Many of you may already know, Montessori schools have mixed-age classrooms. This is because Maria Montessori observed that older children helped younger children with their lessons and tasks. Studies show that peers often motivate each other to succeed. The environment and materials are set up in a similar way in every Montessori classroom. The environment is meant to be clutter free, beautiful, peaceful, and natural. The materials are intended to capture the child’s interest, not the shelves. Walls should not be a distraction; therefore, they should have practical things like calendars, maps, a clock, and some fine art at a child’s eye level. Montessori’s materials have proven extremely useful in teaching skills; first with concrete, tactile objects which eventually help build abstract thinking and understanding of a skill.
Students are encouraged to choose lessons that spark their own personal interests; however, there are teacher guided expectations as well. In lower elementary, children are introduced to the concept of time management. That means that while trying to allow them to work as long as they desire on any given task, they are gently reminded that there are other tasks that need attention and focus as well, and are equally important. They will discover that perhaps math may take a while to complete, but reading doesn’t take quite so long. Eventually, they will organize their day accordingly; i.e., reading first, a break to paint, math next, perhaps a snack, then on to a language lesson. It is hard for adults to believe that a child 6-9 years of age, could make those choices. They can! I have witnessed independent choices being made in my classroom.
Children naturally learn through repetition. Montessori’s method allows children to learn a new concept through teacher demonstration, then they are encouraged to practice multiple times. Instead of fussing at a child for choosing the same lesson repeatedly, Montessori guides (teachers) observe the child’s progress. Eventually, the time will come when the child has mastered the lesson/skill. At that point, the guide may introduce a new lesson/concept. If a child is not ready for a new concept, forcing him to learn will only result in frustration for both child and adult, as well as a loss of desire and motivation to learn that concept. The guide may need to step back and revisit that concept at a later date.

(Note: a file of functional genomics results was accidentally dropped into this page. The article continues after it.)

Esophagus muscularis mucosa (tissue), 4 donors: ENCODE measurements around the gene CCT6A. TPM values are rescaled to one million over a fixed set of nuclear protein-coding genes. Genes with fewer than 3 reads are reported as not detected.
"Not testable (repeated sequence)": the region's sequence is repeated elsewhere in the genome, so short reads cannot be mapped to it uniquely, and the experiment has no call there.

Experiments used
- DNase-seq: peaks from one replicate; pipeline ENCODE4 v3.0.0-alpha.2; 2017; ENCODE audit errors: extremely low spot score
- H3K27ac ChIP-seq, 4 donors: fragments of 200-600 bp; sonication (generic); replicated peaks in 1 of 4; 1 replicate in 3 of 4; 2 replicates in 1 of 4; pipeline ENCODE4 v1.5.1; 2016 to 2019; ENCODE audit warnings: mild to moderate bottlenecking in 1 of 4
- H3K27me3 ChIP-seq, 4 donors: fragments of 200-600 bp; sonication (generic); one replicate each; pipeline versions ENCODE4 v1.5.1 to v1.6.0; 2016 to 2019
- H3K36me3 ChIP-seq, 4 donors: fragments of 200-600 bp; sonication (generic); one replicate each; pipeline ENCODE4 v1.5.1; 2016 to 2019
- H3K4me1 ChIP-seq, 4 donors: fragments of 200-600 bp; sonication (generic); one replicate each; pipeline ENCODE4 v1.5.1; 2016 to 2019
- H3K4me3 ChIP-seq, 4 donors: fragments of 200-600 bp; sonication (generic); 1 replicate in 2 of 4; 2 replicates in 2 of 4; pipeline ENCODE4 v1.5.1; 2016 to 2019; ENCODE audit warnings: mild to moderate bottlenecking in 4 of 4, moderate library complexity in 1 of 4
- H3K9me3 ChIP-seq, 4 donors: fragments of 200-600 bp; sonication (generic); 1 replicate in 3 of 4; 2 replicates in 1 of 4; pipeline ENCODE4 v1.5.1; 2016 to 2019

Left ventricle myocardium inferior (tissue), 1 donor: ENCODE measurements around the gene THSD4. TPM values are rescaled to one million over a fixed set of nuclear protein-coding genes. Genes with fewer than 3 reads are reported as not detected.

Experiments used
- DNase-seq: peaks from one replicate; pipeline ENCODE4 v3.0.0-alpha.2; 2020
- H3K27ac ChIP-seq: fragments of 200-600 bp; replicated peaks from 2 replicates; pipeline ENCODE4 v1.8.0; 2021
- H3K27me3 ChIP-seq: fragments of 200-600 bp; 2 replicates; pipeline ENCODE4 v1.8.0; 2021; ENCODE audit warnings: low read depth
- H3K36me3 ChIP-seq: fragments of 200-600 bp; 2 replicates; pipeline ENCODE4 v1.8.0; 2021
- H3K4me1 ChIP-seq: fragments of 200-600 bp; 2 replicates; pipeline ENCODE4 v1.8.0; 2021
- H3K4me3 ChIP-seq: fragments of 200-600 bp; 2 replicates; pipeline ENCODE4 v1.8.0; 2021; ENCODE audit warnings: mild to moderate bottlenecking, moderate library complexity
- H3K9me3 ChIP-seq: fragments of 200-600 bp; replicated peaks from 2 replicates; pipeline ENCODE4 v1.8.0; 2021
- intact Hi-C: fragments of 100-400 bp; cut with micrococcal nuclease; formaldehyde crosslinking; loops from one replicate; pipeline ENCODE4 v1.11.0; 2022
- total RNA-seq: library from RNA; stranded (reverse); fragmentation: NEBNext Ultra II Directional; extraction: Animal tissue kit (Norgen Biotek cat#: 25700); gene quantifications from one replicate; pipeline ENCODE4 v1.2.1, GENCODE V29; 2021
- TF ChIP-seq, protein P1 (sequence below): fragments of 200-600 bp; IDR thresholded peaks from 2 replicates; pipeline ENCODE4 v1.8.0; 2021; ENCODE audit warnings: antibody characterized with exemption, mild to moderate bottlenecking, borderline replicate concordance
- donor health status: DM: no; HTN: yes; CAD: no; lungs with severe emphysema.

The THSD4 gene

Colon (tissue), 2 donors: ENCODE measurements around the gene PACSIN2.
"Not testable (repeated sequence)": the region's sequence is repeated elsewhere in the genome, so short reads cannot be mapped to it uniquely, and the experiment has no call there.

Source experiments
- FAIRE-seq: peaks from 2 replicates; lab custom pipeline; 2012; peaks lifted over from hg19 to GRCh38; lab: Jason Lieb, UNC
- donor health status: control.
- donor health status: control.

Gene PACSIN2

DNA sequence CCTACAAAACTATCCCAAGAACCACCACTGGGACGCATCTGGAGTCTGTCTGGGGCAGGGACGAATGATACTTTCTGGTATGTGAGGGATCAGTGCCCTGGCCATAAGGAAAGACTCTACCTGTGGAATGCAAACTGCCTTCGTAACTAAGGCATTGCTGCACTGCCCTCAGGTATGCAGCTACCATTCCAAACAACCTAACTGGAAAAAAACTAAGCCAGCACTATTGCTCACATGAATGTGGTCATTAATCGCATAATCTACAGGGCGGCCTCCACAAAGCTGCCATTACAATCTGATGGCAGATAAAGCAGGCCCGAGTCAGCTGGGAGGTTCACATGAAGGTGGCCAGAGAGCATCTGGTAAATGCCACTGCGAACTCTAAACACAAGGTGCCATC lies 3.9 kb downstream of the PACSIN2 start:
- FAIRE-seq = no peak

Montessori’s method allows for learning, initiative, and effort to be associated with the joy of personal accomplishment and success in a child’s formative years.
The misconception regarding Montessori is that there are no rules, which is often associated with the freedom of choice. Freedom of choice and lack of rules are too very different concepts. Montessori classrooms offer the students the opportunity to create a reasonable set of rules that will foster a peaceful environment. This is typically done during the first week of the new school year. Older children are more familiar with the rules from previous years and will often help create and enforce those rules.
Accountability and Social Graces:
Along with class rules, children learn accountability. They are expected to clean up after themselves, be mindful of others’ belongings and feelings, and practice care of the environment. They have class jobs, which include sanitation engineer, morning snack set up, afternoon snack clear up, botanist, etc.
These jobs are in addition to cleaning up after themselves, and have a clear job description. If they break something, whether accidental or deliberate mistreatment, they are expected to either fix or replace the item. They are taught how to solve social issues through health communication. They are held accountable for their actions. Trust is extremely important to them at this age. They want to be trustworthy so it’s important to express to them what trustworthy behavior is.
At the end of the day, what we want for our children is for them to become confident, independent, productive and successful.
So, why Montessori?
A child is an adult in training, and Montessori’s method nurtures the “whole” child. This method allows for social emotional skills to be a prime focus, allowing for the child to develop the self-control and self-discipline needed in order to practice and master the academic skills. The result will be a self-motivated, self-confident, student with the natural desire to succeed. Montessori is not just about a quality education. The method is a set of guidelines for becoming an adult who is a productive member of the community.